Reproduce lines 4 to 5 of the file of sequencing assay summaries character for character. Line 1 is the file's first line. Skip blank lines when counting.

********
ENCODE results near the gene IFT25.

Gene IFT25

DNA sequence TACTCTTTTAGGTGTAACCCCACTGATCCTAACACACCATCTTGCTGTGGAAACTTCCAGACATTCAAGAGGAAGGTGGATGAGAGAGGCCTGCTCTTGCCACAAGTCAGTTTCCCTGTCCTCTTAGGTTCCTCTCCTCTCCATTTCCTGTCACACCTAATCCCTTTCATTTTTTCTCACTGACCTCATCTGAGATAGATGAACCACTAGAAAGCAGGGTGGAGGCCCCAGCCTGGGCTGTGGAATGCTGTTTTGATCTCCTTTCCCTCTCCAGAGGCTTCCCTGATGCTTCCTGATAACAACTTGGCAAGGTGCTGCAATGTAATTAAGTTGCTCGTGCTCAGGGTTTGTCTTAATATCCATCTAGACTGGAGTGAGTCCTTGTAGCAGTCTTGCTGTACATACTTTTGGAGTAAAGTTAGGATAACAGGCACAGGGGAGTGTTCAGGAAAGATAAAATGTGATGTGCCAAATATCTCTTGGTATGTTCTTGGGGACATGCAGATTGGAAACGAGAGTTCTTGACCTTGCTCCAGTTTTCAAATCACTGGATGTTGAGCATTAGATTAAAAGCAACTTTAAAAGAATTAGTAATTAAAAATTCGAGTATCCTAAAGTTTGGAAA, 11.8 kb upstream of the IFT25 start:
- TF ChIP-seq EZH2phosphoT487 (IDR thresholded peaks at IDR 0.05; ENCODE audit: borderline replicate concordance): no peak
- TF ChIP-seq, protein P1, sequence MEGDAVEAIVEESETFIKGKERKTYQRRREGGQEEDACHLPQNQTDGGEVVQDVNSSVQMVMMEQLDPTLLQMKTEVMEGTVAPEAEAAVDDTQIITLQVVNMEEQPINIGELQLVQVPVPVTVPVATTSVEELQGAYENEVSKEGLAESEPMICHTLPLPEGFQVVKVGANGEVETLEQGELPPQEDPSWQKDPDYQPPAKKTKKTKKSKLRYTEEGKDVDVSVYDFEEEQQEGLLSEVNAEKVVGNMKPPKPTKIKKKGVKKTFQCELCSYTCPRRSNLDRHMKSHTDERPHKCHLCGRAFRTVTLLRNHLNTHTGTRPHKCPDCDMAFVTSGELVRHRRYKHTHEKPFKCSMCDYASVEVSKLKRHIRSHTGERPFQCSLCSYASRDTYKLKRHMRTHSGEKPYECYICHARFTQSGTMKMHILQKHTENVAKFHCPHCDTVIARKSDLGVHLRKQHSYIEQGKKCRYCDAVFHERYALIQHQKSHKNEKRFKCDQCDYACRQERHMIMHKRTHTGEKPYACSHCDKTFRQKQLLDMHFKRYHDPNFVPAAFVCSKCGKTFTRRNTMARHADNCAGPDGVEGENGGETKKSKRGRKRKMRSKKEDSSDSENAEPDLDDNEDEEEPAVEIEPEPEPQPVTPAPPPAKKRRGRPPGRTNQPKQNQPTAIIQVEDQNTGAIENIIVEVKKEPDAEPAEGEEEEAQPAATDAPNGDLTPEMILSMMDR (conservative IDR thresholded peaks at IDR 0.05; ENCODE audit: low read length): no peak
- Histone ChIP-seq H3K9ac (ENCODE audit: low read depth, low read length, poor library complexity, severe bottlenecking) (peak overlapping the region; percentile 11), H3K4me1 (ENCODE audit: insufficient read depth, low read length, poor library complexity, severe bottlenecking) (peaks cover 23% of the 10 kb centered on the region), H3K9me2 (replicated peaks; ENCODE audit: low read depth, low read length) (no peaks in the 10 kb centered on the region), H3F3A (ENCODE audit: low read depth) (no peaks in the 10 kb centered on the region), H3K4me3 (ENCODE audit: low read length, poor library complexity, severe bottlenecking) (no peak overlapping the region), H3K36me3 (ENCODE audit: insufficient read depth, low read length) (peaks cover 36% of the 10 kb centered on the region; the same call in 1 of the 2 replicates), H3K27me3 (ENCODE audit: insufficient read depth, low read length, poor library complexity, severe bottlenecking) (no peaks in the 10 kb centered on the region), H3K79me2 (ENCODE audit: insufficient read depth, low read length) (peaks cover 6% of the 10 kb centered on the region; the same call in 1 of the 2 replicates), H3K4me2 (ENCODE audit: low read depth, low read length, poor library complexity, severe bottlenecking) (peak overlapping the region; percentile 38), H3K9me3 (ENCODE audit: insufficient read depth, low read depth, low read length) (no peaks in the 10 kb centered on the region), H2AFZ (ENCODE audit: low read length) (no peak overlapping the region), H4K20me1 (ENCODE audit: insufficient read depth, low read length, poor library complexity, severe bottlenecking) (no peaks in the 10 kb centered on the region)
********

- TF ChIP-seq EZH2phosphoT487 (IDR thresholded peaks at IDR 0.05; ENCODE audit: borderline replicate concordance): no peak
- TF ChIP-seq, protein P1, sequence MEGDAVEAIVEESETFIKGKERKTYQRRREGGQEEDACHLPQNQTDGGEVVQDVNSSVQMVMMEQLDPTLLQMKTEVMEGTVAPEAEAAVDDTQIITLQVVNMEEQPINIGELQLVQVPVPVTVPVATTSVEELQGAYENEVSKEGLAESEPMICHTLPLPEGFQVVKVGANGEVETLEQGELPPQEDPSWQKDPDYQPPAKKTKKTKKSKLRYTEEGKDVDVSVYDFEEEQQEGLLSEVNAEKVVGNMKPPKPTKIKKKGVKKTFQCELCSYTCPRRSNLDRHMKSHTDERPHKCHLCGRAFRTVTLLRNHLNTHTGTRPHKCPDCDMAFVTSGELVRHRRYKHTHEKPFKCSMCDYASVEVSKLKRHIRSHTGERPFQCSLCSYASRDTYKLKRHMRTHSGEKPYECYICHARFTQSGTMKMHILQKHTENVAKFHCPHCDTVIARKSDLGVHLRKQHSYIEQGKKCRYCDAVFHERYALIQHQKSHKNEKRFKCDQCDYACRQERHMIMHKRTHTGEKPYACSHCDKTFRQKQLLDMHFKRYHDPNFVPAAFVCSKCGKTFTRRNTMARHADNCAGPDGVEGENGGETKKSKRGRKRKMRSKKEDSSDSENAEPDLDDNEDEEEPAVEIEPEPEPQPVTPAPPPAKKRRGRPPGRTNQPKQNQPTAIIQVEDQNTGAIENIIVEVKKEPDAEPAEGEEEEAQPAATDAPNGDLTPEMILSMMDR (conservative IDR thresholded peaks at IDR 0.05; ENCODE audit: low read length): no peak